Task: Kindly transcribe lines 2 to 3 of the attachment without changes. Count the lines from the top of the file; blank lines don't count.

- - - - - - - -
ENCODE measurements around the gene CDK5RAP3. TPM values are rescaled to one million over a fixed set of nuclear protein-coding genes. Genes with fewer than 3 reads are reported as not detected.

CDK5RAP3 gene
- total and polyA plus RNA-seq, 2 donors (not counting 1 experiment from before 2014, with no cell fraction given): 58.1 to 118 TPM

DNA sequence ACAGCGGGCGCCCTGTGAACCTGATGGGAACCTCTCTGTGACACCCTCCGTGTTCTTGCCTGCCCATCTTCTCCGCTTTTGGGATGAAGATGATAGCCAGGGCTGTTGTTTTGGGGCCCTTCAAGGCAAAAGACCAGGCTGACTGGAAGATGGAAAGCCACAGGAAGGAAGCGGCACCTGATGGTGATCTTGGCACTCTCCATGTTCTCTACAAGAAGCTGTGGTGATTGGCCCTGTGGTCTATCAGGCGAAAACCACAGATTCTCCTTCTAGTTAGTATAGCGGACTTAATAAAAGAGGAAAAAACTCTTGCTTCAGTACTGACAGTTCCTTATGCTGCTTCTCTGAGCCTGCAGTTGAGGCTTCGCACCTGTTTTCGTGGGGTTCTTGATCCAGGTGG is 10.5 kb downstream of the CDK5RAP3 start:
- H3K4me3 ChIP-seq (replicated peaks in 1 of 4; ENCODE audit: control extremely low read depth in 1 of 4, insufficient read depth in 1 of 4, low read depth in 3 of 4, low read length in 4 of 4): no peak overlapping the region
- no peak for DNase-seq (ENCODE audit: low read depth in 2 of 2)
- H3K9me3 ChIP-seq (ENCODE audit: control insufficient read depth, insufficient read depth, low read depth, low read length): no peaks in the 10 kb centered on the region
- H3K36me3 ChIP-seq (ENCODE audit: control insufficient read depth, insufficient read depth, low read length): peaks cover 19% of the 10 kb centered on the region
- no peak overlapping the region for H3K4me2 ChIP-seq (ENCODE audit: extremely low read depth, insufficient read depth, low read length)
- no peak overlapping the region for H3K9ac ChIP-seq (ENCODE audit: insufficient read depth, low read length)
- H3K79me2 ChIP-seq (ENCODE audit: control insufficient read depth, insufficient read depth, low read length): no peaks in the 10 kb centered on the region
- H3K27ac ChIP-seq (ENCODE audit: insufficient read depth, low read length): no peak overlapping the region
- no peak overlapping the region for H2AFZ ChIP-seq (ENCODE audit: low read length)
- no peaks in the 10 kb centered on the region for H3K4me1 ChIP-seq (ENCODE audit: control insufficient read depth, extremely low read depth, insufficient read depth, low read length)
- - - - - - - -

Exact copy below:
CDK5RAP3 gene
- total and polyA plus RNA-seq, 2 donors (not counting 1 experiment from before 2014, with no cell fraction given): 58.1 to 118 TPM